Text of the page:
Herr Nilsen offers an intimate evening of jazz and blues that’s great for casual listening, making it one of the cornerstones of the local scene for over 25 years. Drop by anytime but it is best to arrive early if you want a seat close to the stage. While not renowned for opulent decor, its intimate vibe keeps guests returning, while local talent on their way up can often be found here too. An easy way to discover new music can be Songkick which shows all upcoming events at all of its top venues while free registration allows users access directly. Ticket purchases can even be done right from their phones!
Oslo, the capital city of Norway, boasts an array of museums that cover a variety of subjects – spanning art to natural history – with something for every interest imaginable here. Additionally, these institutions provide an ideal way to gain more insight into Norway’s culture and history – many are even within walking distance so visitors can easily hop between museums.
The National Museum is home to art from Norway and beyond, specializing in Edvard Munch paintings such as his iconic The Scream. Additionally, there is a significant amount of Norwegian Modernist movement art exhibited here by artists like Adolph Tidemand and Hans Gude.
Nordic Folk Museum is another museum worth seeing, housed in an attractive old manor. Here you can get a real insight into traditional Norwegian life, with displays featuring farm animals, clothing, and household items from throughout history. Additionally, this museum also boasts children’s activities rooms and fairytale rooms designed to spark children’s imagination.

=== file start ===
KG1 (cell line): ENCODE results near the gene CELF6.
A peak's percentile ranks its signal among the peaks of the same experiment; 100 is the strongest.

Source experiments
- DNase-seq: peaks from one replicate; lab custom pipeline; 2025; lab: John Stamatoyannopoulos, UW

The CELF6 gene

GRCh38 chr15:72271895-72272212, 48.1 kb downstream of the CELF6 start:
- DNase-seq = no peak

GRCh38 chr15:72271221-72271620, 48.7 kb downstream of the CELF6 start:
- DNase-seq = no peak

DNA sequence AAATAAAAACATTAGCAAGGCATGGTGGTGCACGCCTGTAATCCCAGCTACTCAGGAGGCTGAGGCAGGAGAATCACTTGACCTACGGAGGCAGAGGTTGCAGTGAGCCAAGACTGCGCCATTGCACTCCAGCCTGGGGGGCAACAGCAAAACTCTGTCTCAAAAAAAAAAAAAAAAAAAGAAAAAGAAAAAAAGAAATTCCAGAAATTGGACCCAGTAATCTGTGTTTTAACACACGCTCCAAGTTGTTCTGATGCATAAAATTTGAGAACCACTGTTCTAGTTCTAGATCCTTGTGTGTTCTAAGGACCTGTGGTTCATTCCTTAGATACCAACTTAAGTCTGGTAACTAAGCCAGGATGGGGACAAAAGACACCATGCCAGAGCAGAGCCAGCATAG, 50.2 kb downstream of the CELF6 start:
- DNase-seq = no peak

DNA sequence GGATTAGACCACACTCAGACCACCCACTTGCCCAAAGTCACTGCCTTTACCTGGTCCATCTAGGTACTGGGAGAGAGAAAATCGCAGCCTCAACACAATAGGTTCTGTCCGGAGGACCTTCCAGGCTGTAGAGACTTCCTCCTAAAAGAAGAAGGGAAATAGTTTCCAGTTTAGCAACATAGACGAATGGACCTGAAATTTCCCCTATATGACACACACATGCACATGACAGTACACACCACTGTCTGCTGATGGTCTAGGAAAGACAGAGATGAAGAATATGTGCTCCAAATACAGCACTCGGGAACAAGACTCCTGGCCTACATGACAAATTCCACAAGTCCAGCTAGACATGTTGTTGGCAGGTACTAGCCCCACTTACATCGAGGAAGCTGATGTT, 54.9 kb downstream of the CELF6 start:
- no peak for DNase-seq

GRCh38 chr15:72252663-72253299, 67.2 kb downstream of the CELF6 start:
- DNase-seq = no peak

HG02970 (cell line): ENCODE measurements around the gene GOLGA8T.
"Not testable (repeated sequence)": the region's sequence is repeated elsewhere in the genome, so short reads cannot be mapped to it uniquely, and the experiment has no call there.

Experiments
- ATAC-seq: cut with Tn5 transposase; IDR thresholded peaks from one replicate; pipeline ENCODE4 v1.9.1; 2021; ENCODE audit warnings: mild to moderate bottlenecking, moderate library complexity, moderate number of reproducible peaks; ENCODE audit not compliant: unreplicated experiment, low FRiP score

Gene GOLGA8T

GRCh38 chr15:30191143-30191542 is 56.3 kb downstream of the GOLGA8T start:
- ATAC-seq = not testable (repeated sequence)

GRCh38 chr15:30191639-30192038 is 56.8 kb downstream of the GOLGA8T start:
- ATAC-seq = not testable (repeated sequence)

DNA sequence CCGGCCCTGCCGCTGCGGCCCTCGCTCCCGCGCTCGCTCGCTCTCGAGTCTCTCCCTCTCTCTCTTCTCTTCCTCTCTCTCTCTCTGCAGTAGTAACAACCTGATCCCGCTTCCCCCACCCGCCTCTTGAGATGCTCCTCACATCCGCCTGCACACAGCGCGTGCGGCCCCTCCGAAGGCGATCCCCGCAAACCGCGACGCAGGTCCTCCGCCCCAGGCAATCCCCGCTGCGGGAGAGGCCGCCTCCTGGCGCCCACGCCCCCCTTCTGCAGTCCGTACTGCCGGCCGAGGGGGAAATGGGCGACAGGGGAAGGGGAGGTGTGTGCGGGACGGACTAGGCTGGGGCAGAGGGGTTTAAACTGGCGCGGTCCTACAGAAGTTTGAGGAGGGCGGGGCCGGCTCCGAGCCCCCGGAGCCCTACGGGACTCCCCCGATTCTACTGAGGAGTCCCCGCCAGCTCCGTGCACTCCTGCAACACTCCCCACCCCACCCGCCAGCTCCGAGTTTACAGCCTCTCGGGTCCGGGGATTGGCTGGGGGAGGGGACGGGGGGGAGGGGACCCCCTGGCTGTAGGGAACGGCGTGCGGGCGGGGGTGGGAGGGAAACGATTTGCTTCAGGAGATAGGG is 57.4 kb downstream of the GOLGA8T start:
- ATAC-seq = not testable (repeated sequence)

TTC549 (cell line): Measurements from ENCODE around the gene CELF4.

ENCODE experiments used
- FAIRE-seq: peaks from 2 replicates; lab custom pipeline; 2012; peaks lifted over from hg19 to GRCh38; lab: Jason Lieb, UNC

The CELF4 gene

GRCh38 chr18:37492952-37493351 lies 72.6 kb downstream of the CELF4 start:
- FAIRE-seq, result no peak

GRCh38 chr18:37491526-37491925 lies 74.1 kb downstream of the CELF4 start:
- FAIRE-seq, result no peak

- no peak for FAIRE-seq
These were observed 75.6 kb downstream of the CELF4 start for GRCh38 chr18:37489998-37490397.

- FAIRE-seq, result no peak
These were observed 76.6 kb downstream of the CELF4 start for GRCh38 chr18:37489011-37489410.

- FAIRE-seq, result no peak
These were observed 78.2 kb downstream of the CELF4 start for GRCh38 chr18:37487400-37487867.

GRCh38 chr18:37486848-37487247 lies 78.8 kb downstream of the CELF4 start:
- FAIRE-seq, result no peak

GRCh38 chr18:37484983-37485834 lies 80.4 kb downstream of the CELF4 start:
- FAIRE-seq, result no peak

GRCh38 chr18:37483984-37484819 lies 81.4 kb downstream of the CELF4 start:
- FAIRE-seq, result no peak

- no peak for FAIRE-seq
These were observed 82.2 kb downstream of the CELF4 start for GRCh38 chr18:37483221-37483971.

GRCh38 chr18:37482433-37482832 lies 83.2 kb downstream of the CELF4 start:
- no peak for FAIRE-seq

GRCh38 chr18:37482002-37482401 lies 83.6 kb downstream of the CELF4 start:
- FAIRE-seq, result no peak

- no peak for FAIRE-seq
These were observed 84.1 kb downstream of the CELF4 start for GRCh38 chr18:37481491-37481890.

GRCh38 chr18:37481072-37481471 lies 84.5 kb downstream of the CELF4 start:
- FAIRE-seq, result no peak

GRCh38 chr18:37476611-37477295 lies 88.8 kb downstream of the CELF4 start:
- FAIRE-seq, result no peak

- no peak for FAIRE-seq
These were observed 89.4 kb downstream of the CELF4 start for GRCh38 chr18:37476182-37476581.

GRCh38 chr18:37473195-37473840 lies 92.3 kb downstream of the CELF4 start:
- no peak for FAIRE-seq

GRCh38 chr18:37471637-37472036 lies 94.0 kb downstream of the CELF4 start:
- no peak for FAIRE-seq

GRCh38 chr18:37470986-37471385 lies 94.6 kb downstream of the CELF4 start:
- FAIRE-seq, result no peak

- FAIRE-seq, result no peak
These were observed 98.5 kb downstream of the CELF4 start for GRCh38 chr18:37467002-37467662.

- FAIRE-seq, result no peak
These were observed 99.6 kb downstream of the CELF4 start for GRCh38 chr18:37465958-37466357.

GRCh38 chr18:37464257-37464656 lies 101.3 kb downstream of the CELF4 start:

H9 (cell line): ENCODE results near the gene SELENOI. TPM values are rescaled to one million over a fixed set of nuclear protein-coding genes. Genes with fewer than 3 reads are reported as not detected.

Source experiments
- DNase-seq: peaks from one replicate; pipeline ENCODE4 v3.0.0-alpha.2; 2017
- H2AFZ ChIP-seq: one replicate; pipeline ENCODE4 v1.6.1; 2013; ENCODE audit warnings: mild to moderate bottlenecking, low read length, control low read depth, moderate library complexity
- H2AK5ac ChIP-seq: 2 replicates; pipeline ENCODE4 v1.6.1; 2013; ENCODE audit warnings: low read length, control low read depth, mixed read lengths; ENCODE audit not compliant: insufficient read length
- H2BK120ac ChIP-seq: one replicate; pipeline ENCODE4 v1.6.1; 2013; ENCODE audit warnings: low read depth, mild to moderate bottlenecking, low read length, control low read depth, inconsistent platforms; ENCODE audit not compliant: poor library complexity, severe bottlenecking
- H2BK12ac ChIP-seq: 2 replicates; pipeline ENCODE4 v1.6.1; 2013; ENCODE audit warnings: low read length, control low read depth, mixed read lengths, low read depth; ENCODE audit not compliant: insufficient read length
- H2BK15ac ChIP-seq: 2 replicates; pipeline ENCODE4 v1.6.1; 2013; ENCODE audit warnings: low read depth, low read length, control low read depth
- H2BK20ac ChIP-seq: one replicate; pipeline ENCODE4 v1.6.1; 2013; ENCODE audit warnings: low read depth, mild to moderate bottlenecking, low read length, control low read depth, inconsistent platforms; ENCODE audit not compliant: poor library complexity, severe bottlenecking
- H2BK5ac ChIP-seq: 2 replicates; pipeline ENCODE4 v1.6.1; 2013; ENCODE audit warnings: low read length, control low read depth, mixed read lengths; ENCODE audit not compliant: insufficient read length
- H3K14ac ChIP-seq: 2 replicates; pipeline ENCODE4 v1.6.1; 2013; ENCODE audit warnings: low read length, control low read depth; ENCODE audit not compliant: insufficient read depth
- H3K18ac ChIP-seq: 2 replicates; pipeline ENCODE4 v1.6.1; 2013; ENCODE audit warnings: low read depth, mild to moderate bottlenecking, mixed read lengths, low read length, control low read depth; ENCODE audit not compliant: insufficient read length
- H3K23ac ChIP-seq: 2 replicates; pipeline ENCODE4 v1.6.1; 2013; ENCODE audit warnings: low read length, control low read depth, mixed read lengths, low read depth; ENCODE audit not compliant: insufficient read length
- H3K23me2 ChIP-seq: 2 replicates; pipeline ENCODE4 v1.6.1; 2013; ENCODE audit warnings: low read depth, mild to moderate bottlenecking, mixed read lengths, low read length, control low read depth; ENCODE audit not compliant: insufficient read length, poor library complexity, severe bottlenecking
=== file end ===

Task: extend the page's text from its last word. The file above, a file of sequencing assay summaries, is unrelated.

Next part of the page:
Are you curious to gain more insight into America’s military past? Visit the Armed Forces Museum. It provides an in-depth view, from neutrality during World War II up until our involvement in NATO and other international organizations today, plus features an impressive collection of military equipment.
Oslo offers several amazing museums dedicated to music and cinema. The Museum of Modern Art hosts exhibitions by both contemporary and modernist artists; additionally it boasts an incredible sculpture collection as well as photography pieces – making this museum an absolute must for those with an interest in art!
Or visit the Kistefos Museum of Natural History to gain more knowledge about its natural environment and history. Although open for only limited times per year, this museum’s trip will more than pay off; located just outside the city center it includes nature park, sculpture park, permanent exhibitions as well as temporary exhibits.